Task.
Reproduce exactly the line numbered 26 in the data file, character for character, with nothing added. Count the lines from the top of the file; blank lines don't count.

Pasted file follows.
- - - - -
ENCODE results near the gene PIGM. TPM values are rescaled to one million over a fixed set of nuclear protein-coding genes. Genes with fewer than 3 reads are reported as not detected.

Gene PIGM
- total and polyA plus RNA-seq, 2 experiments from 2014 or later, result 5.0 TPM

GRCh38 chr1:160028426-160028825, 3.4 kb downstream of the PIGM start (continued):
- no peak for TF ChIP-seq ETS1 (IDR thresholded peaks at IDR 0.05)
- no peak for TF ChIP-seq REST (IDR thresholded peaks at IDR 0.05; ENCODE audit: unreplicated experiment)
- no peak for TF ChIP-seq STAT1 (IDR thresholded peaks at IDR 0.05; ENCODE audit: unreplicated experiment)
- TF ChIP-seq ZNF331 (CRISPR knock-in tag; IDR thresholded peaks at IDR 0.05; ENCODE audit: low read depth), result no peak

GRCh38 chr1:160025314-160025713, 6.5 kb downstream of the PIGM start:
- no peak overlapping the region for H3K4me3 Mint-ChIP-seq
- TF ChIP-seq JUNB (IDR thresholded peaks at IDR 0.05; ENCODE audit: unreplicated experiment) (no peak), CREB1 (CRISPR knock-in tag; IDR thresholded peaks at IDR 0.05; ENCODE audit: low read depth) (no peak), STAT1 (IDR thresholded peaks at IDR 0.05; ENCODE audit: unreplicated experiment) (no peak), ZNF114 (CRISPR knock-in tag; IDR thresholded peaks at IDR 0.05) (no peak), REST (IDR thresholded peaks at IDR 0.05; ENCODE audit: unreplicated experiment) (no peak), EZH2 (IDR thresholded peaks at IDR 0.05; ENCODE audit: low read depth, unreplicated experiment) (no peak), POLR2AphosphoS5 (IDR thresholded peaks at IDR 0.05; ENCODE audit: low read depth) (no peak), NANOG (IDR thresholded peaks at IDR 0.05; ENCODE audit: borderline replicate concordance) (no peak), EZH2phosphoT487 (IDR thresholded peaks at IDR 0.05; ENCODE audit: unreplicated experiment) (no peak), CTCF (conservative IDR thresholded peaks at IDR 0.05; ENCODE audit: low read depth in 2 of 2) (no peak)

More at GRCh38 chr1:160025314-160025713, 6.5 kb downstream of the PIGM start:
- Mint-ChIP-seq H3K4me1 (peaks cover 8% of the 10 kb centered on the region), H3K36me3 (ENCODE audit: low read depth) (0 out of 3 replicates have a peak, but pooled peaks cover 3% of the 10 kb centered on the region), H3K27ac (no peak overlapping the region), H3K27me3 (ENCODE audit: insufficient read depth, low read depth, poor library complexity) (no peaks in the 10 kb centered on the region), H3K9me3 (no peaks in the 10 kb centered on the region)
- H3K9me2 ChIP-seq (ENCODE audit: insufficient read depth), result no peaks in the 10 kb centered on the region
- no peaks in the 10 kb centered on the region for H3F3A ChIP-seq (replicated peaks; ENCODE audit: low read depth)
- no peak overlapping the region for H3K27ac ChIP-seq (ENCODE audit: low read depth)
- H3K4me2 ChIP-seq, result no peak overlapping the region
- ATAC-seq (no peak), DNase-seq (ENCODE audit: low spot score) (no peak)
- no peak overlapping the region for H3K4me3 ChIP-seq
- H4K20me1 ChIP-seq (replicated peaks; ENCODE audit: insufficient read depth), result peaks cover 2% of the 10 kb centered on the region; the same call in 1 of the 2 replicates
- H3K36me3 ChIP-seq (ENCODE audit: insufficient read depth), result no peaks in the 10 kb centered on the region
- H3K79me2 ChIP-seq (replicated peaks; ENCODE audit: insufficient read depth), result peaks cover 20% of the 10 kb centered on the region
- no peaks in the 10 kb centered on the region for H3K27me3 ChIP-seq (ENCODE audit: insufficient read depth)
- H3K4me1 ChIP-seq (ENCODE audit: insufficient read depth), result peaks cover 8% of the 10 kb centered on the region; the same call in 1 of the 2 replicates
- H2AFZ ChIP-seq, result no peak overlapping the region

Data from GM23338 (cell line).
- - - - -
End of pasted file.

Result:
Data from GM23338 (cell line).